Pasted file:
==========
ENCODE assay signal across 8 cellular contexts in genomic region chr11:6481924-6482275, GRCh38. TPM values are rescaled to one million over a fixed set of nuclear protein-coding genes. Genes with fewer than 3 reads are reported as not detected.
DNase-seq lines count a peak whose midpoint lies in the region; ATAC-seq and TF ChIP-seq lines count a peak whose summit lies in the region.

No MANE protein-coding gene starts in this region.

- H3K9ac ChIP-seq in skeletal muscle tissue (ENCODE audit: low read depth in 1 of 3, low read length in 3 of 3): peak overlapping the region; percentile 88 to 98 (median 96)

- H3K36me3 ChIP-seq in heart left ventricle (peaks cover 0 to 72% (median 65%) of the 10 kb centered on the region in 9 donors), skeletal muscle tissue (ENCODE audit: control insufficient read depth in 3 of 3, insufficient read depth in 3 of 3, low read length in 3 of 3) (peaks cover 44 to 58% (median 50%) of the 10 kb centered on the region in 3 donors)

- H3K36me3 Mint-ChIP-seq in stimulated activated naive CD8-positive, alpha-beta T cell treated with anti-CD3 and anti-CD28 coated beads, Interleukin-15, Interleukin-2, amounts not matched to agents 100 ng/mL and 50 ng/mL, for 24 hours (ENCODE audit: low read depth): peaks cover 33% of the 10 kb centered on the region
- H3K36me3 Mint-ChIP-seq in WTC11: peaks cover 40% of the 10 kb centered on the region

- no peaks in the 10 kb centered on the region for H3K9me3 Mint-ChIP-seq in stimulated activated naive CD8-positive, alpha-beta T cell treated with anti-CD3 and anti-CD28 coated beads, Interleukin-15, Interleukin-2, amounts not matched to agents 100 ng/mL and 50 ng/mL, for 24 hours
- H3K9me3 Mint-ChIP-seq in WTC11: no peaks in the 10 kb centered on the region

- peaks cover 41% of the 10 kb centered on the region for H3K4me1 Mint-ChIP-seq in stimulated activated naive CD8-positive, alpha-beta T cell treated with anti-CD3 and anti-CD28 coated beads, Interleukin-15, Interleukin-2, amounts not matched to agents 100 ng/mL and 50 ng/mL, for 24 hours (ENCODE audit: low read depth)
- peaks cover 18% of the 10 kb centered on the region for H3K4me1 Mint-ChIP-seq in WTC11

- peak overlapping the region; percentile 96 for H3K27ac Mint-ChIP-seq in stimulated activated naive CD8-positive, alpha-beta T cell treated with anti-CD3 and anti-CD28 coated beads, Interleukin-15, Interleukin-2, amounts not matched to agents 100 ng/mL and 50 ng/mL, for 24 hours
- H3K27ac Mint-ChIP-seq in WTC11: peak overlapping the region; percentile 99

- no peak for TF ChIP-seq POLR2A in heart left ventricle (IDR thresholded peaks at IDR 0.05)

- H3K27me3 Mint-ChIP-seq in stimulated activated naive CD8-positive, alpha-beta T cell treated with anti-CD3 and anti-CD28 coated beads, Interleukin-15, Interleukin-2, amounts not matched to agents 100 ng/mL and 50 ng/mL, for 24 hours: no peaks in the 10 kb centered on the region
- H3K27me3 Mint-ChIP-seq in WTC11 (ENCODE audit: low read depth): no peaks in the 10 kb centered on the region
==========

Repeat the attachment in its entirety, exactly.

ENCODE assay signal across 8 cellular contexts in genomic region chr11:6481924-6482275, GRCh38. TPM values are rescaled to one million over a fixed set of nuclear protein-coding genes. Genes with fewer than 3 reads are reported as not detected.
DNase-seq lines count a peak whose midpoint lies in the region; ATAC-seq and TF ChIP-seq lines count a peak whose summit lies in the region.

No MANE protein-coding gene starts in this region.

- H3K9ac ChIP-seq in skeletal muscle tissue (ENCODE audit: low read depth in 1 of 3, low read length in 3 of 3): peak overlapping the region; percentile 88 to 98 (median 96)

- H3K36me3 ChIP-seq in heart left ventricle (peaks cover 0 to 72% (median 65%) of the 10 kb centered on the region in 9 donors), skeletal muscle tissue (ENCODE audit: control insufficient read depth in 3 of 3, insufficient read depth in 3 of 3, low read length in 3 of 3) (peaks cover 44 to 58% (median 50%) of the 10 kb centered on the region in 3 donors)

- H3K36me3 Mint-ChIP-seq in stimulated activated naive CD8-positive, alpha-beta T cell treated with anti-CD3 and anti-CD28 coated beads, Interleukin-15, Interleukin-2, amounts not matched to agents 100 ng/mL and 50 ng/mL, for 24 hours (ENCODE audit: low read depth): peaks cover 33% of the 10 kb centered on the region
- H3K36me3 Mint-ChIP-seq in WTC11: peaks cover 40% of the 10 kb centered on the region

- no peaks in the 10 kb centered on the region for H3K9me3 Mint-ChIP-seq in stimulated activated naive CD8-positive, alpha-beta T cell treated with anti-CD3 and anti-CD28 coated beads, Interleukin-15, Interleukin-2, amounts not matched to agents 100 ng/mL and 50 ng/mL, for 24 hours
- H3K9me3 Mint-ChIP-seq in WTC11: no peaks in the 10 kb centered on the region

- peaks cover 41% of the 10 kb centered on the region for H3K4me1 Mint-ChIP-seq in stimulated activated naive CD8-positive, alpha-beta T cell treated with anti-CD3 and anti-CD28 coated beads, Interleukin-15, Interleukin-2, amounts not matched to agents 100 ng/mL and 50 ng/mL, for 24 hours (ENCODE audit: low read depth)
- peaks cover 18% of the 10 kb centered on the region for H3K4me1 Mint-ChIP-seq in WTC11

- peak overlapping the region; percentile 96 for H3K27ac Mint-ChIP-seq in stimulated activated naive CD8-positive, alpha-beta T cell treated with anti-CD3 and anti-CD28 coated beads, Interleukin-15, Interleukin-2, amounts not matched to agents 100 ng/mL and 50 ng/mL, for 24 hours
- H3K27ac Mint-ChIP-seq in WTC11: peak overlapping the region; percentile 99

- no peak for TF ChIP-seq POLR2A in heart left ventricle (IDR thresholded peaks at IDR 0.05)

- H3K27me3 Mint-ChIP-seq in stimulated activated naive CD8-positive, alpha-beta T cell treated with anti-CD3 and anti-CD28 coated beads, Interleukin-15, Interleukin-2, amounts not matched to agents 100 ng/mL and 50 ng/mL, for 24 hours: no peaks in the 10 kb centered on the region
- H3K27me3 Mint-ChIP-seq in WTC11 (ENCODE audit: low read depth): no peaks in the 10 kb centered on the region